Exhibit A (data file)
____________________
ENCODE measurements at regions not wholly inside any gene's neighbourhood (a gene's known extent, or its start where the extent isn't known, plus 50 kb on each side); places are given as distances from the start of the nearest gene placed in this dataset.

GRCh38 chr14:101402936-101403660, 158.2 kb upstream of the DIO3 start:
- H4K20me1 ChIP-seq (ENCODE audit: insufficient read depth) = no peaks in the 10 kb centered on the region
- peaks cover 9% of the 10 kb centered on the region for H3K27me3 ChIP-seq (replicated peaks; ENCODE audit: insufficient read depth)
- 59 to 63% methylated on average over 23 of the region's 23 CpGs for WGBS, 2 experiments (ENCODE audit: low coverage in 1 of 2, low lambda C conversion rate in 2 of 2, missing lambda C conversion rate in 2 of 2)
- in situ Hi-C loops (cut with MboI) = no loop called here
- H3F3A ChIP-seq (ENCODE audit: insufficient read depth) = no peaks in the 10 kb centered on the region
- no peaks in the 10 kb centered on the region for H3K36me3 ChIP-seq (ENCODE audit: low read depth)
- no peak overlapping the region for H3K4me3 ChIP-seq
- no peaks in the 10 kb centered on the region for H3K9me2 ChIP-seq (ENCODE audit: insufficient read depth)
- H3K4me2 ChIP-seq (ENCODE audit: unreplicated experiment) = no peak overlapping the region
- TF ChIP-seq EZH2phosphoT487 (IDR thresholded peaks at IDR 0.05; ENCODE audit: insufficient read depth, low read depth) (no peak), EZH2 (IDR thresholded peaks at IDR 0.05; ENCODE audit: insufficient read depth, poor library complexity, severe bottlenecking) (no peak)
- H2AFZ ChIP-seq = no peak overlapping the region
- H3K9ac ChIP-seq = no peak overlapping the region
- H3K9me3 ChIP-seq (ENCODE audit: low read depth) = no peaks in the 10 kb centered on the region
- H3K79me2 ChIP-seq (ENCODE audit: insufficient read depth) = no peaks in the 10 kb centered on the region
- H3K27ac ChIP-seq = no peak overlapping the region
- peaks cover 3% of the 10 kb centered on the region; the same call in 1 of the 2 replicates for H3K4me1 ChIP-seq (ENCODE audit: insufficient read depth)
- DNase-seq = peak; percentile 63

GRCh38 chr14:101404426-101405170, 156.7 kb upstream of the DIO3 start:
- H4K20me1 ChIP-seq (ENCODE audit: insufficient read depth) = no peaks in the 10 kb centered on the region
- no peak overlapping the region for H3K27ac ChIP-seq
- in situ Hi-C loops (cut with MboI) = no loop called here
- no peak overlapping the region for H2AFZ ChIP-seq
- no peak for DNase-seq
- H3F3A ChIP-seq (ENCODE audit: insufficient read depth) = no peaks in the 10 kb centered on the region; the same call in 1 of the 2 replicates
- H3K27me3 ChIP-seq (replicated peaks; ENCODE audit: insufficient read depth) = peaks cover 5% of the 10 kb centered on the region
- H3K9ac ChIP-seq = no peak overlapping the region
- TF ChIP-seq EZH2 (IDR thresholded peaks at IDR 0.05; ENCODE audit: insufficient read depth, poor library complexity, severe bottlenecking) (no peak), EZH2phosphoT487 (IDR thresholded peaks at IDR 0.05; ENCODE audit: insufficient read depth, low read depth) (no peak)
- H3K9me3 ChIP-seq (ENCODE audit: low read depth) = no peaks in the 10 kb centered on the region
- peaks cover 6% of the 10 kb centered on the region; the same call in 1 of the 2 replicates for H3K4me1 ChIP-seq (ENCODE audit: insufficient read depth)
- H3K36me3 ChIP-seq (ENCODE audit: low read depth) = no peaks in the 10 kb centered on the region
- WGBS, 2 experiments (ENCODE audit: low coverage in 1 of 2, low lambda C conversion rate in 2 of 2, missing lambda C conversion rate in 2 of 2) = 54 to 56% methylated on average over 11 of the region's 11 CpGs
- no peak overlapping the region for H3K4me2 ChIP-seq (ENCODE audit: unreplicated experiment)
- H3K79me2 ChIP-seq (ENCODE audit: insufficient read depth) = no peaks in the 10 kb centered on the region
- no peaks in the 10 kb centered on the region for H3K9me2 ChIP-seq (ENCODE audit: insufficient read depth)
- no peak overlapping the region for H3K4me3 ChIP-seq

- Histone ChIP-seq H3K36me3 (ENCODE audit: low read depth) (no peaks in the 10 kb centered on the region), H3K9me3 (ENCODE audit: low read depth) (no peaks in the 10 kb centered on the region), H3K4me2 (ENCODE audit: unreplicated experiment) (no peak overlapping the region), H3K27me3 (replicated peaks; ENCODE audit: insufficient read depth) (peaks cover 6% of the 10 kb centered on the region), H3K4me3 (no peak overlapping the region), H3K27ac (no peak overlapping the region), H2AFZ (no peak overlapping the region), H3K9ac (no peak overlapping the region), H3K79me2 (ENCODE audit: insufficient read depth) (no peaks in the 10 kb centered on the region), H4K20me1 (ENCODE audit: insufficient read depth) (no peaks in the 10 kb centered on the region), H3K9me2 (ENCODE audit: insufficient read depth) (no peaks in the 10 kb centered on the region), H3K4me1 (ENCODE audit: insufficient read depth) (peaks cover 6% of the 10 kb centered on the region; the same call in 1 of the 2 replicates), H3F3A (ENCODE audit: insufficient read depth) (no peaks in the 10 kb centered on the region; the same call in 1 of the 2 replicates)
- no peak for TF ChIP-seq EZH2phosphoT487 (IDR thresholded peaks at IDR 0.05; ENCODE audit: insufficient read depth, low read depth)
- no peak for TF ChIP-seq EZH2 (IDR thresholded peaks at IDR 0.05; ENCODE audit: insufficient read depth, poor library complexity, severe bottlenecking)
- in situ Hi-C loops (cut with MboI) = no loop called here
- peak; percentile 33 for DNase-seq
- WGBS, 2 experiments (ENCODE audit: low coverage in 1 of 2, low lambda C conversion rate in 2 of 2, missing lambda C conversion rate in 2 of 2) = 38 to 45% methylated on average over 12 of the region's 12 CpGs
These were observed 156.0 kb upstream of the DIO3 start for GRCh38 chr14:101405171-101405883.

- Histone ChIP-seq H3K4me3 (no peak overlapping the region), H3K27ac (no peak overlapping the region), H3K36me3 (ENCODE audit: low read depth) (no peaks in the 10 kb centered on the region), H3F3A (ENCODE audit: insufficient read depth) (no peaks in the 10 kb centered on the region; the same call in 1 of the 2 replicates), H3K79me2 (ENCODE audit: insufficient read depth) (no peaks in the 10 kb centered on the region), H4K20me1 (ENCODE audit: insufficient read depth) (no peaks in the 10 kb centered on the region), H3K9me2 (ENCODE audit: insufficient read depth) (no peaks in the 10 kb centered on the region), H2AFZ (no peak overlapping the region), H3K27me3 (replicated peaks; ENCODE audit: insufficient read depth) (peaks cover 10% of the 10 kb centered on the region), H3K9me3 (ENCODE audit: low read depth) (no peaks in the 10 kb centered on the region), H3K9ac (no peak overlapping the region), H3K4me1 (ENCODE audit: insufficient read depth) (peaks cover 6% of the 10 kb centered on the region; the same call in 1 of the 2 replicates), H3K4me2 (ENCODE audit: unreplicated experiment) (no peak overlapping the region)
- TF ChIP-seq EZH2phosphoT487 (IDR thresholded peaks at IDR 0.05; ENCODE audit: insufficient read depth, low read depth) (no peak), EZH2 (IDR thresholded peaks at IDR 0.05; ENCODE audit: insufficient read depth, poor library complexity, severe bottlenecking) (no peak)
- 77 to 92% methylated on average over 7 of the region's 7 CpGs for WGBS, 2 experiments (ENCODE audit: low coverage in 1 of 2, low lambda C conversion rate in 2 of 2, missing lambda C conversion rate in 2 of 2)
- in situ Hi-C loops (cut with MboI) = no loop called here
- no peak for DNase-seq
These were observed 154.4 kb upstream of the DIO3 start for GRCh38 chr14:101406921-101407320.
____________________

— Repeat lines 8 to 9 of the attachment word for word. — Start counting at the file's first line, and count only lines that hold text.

- no peaks in the 10 kb centered on the region for H3K36me3 ChIP-seq (ENCODE audit: low read depth)
- no peak overlapping the region for H3K4me3 ChIP-seq